Our health is one of those day-to-day things we take for granted until it is adversely affected. Are you a hypochondriac? Or do you just have a general fear of the unknown? Either way, finding a weird bump under the skin is unsettling. It’s a symptom of endless illnesses, so how do you know if you should worry?
You don’t necessarily have a mental illness if finding a mystery lump in the skin scares you. Let us ease your distress by shedding light on what it could mean.
What to Do When You Find a Lump Under the Skin
First, breathe and relax. Nothing has happened yet and stress exaggerates everything health related. Next, pick up the phone to schedule an appointment with your doctor. No matter what the search results tell you, only a trained physician can make final determinations.
Post-diagnosis, you will have more decisions to make about your care. You will be presented with a host of choices in your treatment plan.
Educating yourself about the condition is an empowering way to approach the situation. Then when the doctor says a lengthy word, you will have better chances of knowing what he is talking about.
Infected Lymph Nodes
One of the most ubiquitous sources of skin bumps is inflamed lymph nodes. The lymphatic systems is tasked with eliminating waste and toxins from the body. Because of the direct contact with ickiness, the nodes are prone to swelling and inflammation. There are between 500 and 700 lymph nodes throughout the human body, meaning these lumps can pop up anywhere.
Bacteria and viruses cause the lymph nodes to puff up until the forces are defeated. It can feel like a little pea or kidney bean is under your skin. The state of infected lymph nodes is called lymphadenitis and is not serious. A quick round of antibiotics or rest and fluids are perfect cures.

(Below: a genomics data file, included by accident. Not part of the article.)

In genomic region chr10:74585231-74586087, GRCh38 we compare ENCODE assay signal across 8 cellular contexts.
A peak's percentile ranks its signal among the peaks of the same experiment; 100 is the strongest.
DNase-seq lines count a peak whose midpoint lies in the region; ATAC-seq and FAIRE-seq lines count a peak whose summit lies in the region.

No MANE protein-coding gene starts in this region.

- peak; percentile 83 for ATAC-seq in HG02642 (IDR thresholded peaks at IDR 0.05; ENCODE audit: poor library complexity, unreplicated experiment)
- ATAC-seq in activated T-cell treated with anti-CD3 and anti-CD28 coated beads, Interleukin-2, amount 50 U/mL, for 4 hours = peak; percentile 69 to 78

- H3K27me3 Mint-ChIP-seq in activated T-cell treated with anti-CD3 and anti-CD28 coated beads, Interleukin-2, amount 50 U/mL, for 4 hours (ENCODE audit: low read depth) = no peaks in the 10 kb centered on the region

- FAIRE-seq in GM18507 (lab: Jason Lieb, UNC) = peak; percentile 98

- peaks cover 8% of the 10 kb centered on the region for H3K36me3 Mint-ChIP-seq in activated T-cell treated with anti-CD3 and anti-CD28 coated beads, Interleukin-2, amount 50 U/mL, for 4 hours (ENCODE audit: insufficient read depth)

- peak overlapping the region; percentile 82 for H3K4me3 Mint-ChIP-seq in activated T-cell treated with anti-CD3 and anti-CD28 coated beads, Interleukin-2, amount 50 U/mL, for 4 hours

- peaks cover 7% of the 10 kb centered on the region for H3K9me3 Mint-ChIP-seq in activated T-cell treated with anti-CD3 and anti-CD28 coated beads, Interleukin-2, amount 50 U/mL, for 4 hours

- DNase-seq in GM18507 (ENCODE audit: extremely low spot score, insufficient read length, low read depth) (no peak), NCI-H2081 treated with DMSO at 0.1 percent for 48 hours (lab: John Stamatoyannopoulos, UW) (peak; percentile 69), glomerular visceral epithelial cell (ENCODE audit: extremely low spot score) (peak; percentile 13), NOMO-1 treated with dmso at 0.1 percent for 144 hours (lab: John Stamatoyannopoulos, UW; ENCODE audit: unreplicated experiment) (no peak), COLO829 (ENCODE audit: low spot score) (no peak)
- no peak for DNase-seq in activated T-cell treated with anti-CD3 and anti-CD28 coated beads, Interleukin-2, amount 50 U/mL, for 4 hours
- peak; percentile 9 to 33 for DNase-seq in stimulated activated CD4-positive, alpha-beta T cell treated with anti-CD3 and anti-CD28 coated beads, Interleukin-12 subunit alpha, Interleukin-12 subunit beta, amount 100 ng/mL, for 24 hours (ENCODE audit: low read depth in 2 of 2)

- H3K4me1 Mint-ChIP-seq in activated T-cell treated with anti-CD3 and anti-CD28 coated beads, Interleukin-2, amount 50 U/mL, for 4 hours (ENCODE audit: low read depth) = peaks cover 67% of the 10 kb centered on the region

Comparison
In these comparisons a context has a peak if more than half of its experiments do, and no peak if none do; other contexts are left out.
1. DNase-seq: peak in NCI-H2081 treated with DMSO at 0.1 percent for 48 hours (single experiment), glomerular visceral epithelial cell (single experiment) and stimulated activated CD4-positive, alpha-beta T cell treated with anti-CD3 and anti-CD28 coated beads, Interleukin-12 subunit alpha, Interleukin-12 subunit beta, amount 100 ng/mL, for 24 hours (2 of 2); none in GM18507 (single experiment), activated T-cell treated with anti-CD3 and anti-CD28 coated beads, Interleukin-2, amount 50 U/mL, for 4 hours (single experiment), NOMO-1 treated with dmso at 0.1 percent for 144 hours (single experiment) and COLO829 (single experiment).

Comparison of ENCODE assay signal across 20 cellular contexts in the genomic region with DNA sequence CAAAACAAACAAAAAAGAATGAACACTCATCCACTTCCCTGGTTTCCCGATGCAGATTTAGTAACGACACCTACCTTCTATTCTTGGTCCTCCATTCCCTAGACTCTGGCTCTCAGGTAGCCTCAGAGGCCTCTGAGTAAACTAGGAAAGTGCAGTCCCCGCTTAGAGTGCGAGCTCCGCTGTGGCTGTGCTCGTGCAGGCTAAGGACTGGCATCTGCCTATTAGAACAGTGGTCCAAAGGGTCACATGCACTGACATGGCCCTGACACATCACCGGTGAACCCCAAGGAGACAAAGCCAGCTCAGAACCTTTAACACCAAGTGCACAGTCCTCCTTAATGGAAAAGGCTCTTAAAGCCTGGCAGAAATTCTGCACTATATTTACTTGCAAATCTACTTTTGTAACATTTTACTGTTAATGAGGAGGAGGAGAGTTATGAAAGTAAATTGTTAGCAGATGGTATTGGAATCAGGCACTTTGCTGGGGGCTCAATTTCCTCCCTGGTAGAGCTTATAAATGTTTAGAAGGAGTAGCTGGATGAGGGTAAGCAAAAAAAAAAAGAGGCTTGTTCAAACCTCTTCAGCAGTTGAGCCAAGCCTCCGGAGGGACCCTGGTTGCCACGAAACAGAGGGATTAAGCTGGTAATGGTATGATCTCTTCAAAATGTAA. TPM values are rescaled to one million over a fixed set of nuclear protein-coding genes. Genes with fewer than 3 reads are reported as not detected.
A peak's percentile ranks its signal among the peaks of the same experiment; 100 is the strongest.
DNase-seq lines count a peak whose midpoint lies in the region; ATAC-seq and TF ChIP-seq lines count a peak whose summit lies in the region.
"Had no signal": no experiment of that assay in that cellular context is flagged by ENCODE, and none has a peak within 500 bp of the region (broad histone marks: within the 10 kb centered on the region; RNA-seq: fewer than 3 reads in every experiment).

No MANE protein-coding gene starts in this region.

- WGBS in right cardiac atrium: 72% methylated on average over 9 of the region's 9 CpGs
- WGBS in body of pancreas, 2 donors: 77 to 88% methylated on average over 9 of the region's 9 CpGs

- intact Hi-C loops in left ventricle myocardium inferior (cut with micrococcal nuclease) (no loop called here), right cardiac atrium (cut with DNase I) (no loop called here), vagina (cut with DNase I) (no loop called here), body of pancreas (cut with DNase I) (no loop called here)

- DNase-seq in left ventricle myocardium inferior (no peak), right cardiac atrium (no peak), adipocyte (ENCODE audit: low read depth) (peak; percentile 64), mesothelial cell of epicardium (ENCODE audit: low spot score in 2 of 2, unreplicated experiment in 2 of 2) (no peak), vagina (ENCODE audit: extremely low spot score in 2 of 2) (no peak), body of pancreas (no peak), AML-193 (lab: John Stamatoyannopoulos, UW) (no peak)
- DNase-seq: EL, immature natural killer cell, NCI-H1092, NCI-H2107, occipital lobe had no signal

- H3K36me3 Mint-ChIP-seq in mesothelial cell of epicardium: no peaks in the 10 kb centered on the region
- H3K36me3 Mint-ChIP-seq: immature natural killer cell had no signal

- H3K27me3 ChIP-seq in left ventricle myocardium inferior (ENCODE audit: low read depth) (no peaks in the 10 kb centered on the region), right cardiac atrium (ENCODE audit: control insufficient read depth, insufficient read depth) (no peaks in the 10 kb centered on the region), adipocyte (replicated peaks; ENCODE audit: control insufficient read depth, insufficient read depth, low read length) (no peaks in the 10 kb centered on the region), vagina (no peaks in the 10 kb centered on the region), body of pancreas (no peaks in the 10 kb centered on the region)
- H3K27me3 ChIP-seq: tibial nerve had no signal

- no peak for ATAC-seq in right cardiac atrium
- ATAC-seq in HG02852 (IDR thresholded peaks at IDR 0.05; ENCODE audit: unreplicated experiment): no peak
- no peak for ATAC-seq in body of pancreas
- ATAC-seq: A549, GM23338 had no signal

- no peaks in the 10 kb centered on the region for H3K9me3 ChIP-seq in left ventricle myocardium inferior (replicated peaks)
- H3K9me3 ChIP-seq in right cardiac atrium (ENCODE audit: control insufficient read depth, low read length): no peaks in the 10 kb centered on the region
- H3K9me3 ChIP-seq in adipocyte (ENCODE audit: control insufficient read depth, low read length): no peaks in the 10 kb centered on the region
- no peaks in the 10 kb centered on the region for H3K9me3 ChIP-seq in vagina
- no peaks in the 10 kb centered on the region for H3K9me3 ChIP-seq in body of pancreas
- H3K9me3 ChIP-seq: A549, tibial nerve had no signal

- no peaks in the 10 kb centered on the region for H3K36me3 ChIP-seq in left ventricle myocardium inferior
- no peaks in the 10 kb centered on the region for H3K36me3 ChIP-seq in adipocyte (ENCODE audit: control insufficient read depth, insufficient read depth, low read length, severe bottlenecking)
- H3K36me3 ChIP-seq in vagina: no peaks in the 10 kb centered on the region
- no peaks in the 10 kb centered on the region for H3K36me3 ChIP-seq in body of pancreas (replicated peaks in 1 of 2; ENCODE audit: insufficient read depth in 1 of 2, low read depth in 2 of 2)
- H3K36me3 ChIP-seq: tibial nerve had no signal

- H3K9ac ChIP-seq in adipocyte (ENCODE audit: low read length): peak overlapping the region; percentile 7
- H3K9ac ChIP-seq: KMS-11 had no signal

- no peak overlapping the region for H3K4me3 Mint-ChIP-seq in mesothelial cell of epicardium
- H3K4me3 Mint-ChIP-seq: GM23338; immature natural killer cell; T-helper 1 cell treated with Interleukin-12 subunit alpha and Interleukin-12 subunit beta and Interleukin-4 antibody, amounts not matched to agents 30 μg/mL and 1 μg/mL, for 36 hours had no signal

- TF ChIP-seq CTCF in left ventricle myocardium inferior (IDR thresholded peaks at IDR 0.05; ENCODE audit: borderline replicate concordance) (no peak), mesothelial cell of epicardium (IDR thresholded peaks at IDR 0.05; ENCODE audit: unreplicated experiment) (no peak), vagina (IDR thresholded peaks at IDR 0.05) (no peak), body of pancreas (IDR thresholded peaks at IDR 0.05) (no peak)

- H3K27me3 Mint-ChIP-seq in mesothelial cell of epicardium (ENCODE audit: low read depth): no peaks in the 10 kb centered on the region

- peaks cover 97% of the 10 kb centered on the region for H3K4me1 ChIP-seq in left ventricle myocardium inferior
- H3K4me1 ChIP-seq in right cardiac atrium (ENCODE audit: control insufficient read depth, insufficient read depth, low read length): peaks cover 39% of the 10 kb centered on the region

In rare cases, a puffy lymph node is an indicator of cancer. Lymphoma is cancer of the actual lymphatic system, but other cancers are prone to spread to the lymph nodes. Leukemia, a cancer of the blood, is also an active irritator of lymph nodes.
All About Cysts
If you are a homo sapien, expect to discover a cyst on your body sometime in the duration of your life. These hard bumps boil up to the skin surface as a reaction to irritation. They are filled with fluid and pus and are awesomely disgusting, but not dangerous. It’s just the body’s way to rejecting something it finds inhospitable.
Cysts appear in all segments of the body, external and internal. Naming them and treating them is based on location, severity, infection, and pain. Cysts that present on the skin include:
- Epidermoid cyst. Caused by a buildup of keratin under the skin.
- Sebaceous cysts. These slowly form from the sebaceous gland that produces oil to coat skin and hair. Overproduction or clogging from dirt and dead skin cells can cause them.
- Ganglion cyst. Classified by its location on the wrist or hands. These sometimes mimic a bone spur.
- Pilonidal cyst. Occurs at the top of the buttcrack and is heavily influenced by hormones. Can be caused by friction from clothing.
- Cystic acne. A severe form of acne that includes large, pus-filled blemishes.
Contagious Skin Diseases
Another culprit of hard skin bumps is disease. Skin disease is particularly at risk of being contagious, spreading by touch between people. Here are some familiar ones to watch out for:
Molluscum contagiosum. This viral infection causes smooth growths that resemble warts, but with an indentation in the middle. It affects children from 1 to 12 the most, but can strike people of all ages. The bumps, called mollusca, can match the skin, be pink, or be white.
MRSA. A strain of staph infection that is highly contagious, partly because of its resistant to antibiotics. Sometimes appears as hard bumps or pus-filled wounds.
If you find evidence of contagious skin disease on your body or on your children’s body, it is your public health responsibility to get to a doctor ASAP. The faster you seek treatment the less risk of an outbreak or epidemic in your workplace, school, or neighborhood.
Non-Contagious Skin Infections
A rash on the skin that isn’t contagious still needs medical attention, but is no longer public problem. These conditions stem from internal forces that can’t be passed along to another being.
Folliculitis. Bacteria can travel down the hair shaft and infect the follicle, creating hard bumps and pimples.
Eczema. This is actually an autoimmune disorder with symptoms of a skin infection.
Drug interactions. Sometimes when we take a pill for one thing, it sparks an adverse reaction that leads to a bumpy rash. You can’t spread that rash to someone else unless they also are allergic to that drug and you deal it to them. Personal contact won’t spread this style of skin outbreak. Any drug can ignite a reaction, but some are more likely to than others. Antibiotics like penicillin and pain relievers like aspirin and ibuprofen are common triggers.
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